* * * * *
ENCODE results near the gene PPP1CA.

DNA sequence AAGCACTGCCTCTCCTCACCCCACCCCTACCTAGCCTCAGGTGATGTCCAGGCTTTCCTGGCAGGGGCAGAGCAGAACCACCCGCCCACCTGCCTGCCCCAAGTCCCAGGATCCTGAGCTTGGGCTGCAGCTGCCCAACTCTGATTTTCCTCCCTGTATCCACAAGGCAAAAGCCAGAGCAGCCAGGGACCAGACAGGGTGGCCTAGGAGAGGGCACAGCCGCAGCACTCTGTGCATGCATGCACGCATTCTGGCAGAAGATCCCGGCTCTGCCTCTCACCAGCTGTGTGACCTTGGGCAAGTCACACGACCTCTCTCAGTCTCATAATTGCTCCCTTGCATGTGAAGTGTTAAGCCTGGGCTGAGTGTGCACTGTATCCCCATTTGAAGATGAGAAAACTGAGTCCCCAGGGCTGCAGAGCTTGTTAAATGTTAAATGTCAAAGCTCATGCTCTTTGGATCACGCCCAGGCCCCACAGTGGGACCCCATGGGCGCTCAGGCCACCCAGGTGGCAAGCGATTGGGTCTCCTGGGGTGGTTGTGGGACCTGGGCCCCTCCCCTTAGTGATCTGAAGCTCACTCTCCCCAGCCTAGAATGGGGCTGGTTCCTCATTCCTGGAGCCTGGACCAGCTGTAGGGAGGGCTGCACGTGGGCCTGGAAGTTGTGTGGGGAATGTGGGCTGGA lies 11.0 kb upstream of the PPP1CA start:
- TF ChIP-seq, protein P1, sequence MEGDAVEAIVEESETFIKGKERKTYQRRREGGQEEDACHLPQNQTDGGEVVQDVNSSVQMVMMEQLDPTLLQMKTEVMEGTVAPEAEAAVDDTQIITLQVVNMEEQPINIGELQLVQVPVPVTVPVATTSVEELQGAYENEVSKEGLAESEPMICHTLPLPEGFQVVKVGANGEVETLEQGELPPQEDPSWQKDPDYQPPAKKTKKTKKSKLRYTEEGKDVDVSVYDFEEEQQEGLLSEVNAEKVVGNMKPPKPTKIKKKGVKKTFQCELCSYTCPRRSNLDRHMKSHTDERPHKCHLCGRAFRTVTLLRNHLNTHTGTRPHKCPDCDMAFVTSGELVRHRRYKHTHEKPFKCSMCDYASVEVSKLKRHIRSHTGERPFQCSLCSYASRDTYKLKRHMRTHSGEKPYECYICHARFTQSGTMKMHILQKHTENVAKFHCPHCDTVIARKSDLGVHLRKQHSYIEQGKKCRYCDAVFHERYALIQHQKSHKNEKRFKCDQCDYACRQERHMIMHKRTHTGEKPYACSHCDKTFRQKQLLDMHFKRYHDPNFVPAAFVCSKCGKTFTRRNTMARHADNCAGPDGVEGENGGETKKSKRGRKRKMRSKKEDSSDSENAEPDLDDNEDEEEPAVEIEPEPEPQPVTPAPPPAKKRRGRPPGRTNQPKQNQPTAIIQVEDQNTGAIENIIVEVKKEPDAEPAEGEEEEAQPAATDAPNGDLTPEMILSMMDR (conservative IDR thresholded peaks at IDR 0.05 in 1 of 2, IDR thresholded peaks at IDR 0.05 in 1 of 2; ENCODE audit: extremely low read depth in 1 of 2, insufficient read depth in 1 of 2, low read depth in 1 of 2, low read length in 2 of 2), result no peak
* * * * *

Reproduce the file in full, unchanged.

ENCODE results near the gene PPP1CA.

DNA sequence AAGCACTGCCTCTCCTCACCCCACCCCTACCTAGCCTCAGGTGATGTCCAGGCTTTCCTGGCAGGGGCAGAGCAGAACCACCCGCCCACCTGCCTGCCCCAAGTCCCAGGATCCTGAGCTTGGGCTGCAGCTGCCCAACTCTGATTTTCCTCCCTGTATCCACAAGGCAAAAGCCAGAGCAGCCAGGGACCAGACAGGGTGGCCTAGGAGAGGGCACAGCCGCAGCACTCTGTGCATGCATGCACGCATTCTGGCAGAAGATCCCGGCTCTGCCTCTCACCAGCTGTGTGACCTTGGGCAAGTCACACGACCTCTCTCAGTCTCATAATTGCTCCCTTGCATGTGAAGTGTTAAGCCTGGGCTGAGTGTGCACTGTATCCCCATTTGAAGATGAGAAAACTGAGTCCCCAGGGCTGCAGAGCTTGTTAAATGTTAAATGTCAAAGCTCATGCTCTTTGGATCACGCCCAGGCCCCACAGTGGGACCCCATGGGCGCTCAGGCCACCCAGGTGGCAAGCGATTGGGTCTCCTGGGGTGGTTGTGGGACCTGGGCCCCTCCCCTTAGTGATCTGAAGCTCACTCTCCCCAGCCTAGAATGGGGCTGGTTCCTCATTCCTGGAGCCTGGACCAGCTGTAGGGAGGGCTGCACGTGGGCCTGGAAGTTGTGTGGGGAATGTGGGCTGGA lies 11.0 kb upstream of the PPP1CA start:
- TF ChIP-seq, protein P1, sequence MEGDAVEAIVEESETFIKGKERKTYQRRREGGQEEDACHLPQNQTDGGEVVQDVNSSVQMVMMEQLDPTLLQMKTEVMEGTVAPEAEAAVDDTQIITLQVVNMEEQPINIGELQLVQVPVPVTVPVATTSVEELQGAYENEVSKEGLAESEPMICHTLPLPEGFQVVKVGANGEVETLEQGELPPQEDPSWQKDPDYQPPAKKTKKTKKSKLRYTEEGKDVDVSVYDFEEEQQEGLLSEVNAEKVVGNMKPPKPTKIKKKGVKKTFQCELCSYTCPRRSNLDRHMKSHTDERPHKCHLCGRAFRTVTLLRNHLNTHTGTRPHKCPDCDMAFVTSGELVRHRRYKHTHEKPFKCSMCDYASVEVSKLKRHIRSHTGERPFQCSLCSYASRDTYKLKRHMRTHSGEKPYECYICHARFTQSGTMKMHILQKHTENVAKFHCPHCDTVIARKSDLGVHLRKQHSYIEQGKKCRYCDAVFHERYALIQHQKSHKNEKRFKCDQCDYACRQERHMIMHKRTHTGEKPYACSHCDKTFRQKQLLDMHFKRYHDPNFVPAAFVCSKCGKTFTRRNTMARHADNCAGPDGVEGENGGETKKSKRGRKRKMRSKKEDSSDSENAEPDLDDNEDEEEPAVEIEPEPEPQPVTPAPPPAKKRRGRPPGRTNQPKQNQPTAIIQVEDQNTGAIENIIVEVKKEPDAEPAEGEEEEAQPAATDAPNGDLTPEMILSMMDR (conservative IDR thresholded peaks at IDR 0.05 in 1 of 2, IDR thresholded peaks at IDR 0.05 in 1 of 2; ENCODE audit: extremely low read depth in 1 of 2, insufficient read depth in 1 of 2, low read depth in 1 of 2, low read length in 2 of 2), result no peak